25 For Research: Brenda Hong
April 2, 2021
Before Brenda Hong was diagnosed with breast cancer 32 years ago, she assumed her newfound fatigue was just a symptom of having a job on the road. It wasn’t until her boss – Grammy Award-winning singer-songwriter Anita Baker – insisted that she make a doctor’s appointment that Brenda discovered anything was wrong.
“Early detection saved my life, I know that,” said Hong. “I had a boss who cared enough about me to notice that my behavior was not the same. I will forever say that she saved my life.”
Off the road and back in her hometown of Birmingham from Detroit, Brenda visited her OBGYN, who recommended that she schedule a mammogram. After visiting an oncologist/surgeon and waiting nervously for her test results in the doctor’s lobby, she was told to go home – that there were likely no problems with her results.
It wasn’t until later that she received a phone call that she had breast cancer. Immediately, she sprang into action, heading to California for medical care, since Birmingham had not yet developed the robust breast cancer care or research programs it hosts today. Her doctor recommended she have a lumpectomy, but a year later, she realized that it hadn’t been enough: she was diagnosed with breast cancer a second time. This time, she had a mastectomy.
“My experience with breast cancer is why I know that support is so very important,” said Hong. “If I had not had the support that I had…my support system is what brought me through.”
As Brenda began to move through life in the shadow of her diagnosis, she realized that very few people were speaking publicly on breast cancer or trying to build community for survivors.
Family members (who she later discovered had dealt with the disease as well) stayed quiet; while support groups in Detroit seemed to focus mainly on the family’s experience with cancer, rather than the individuals’ needs. Hong also noticed the stark lack of programs targeted toward women of color to come to terms with their experiences. She knew that there was a need for a different type of support.
Simultaneously, she had begun to meet at a local restaurant each Friday with another survivor, as well as two supportive friends, to discuss their experiences. When one member was late, the bartender would joke, “Your buddies are over there.” From there, the idea for Brenda’s Brown Bosom Buddies was born – and the group began to grow, from Detroit to Birmingham.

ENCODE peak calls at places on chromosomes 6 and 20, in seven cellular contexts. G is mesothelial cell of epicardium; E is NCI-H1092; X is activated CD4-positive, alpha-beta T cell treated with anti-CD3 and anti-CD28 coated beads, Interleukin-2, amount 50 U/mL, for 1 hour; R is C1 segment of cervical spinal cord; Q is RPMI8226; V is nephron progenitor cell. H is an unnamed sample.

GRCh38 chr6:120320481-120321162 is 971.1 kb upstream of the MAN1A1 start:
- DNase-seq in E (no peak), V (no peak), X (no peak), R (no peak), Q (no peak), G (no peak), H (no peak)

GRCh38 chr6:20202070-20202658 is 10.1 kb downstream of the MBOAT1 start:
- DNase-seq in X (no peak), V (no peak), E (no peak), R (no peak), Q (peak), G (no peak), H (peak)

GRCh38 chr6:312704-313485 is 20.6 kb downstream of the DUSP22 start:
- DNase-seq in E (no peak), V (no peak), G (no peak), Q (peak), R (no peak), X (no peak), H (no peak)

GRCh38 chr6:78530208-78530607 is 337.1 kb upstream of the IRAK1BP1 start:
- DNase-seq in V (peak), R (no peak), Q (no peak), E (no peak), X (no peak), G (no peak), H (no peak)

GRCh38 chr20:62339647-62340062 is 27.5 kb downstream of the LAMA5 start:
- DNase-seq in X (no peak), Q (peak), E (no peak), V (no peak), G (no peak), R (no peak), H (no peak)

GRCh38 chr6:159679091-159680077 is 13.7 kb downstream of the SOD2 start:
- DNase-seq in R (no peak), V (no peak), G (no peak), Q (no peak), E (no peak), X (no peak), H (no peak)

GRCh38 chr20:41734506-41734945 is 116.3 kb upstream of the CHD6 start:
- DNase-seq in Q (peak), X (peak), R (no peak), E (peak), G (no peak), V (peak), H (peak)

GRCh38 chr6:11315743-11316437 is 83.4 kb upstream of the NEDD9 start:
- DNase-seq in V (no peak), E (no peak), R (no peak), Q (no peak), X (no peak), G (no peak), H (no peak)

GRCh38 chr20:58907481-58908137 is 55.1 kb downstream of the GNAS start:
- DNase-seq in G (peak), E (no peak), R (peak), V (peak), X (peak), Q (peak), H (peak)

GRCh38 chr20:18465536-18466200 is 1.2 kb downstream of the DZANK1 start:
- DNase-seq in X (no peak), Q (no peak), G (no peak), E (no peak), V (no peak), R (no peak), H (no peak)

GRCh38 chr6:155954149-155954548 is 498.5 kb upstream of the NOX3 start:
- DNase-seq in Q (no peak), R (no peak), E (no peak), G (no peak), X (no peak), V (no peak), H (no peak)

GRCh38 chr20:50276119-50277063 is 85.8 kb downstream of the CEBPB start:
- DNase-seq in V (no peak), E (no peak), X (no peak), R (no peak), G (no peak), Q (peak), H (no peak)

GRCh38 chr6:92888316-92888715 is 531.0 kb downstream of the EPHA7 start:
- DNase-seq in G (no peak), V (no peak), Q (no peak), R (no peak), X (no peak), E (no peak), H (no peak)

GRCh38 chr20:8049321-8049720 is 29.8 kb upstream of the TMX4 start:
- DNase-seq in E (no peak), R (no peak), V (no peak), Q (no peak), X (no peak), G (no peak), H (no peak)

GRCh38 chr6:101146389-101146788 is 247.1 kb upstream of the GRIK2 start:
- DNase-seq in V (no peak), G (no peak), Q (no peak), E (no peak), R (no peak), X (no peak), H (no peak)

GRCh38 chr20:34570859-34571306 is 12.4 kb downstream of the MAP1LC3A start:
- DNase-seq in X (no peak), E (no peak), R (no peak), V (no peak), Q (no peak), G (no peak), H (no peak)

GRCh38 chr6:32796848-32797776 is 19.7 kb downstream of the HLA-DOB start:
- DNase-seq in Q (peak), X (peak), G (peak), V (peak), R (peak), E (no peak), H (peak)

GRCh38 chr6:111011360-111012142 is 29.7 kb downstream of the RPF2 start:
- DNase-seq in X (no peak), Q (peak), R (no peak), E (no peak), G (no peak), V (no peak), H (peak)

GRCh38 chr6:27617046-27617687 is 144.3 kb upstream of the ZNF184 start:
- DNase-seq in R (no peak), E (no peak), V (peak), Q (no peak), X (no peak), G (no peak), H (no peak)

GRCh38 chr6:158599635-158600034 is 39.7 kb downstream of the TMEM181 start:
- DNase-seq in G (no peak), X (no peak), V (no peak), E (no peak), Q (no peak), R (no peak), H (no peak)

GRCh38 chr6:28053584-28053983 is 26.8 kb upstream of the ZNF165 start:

“There was absolutely a need here in Birmingham in 2001 – and remember, this all started in 1991,” said Hong. “We knew it needed to go even further than support groups. We needed to help people with mammograms and allow people to share their stories.”
Today, Brenda’s Brown Bosom Buddies is a 501(c)(3) non-profit tailored directly to women of color, working to support, educate and provide early detection of breast cancer for minority, low income, and under-served women and men. The group holds two annual events: the Pink Hat & Tie Luncheon (June 12, 2021) and the Sistah Strut Walk, Run, Stroll and Ride (September 25, 2021) to support breast cancer patients and survivors in Alabama.
In 2021, the organization branched out to begin a partnership for a different type of support: Alabama-based breast cancer research, by partnering with the Breast Cancer Research Foundation of Alabama. Now, supporters of the BBBB will be able to support the BCRFA’s many research projects happening in the state.
“We know that making people aware, helping pay for mammograms, helping with transportation – it’s all important,” says Hong. “But you still gotta deal with research! To finally end it.”
To kick off this partnership in March 2021, the BBBB made a $500 donation to the BCRFA, in collaboration with Jefferson County Commissioner Sheila Tyson, as well as Links Chapter Presidents in the Greater Birmingham area.
“Let me tell you – there’s enough of breast cancer to go around. In the treatment of and in the research to try to find a cure. We have to get people to come together so that we don’t have to worry about this anymore.”
Brenda also encourages those who have not yet gotten involved in the cause to do so soon.
“Everyone should get involved because breast cancer affects us all,” says Hong. “There is no reason for you not to. There is every reason to. There’s no ‘not’ in this effort. This is positive. We have to find an answer. Giving and getting involved is a part of that answer.”
Have a story to share about breast cancer research? Visit our 25 for Research portal to share your story or nominate someone today.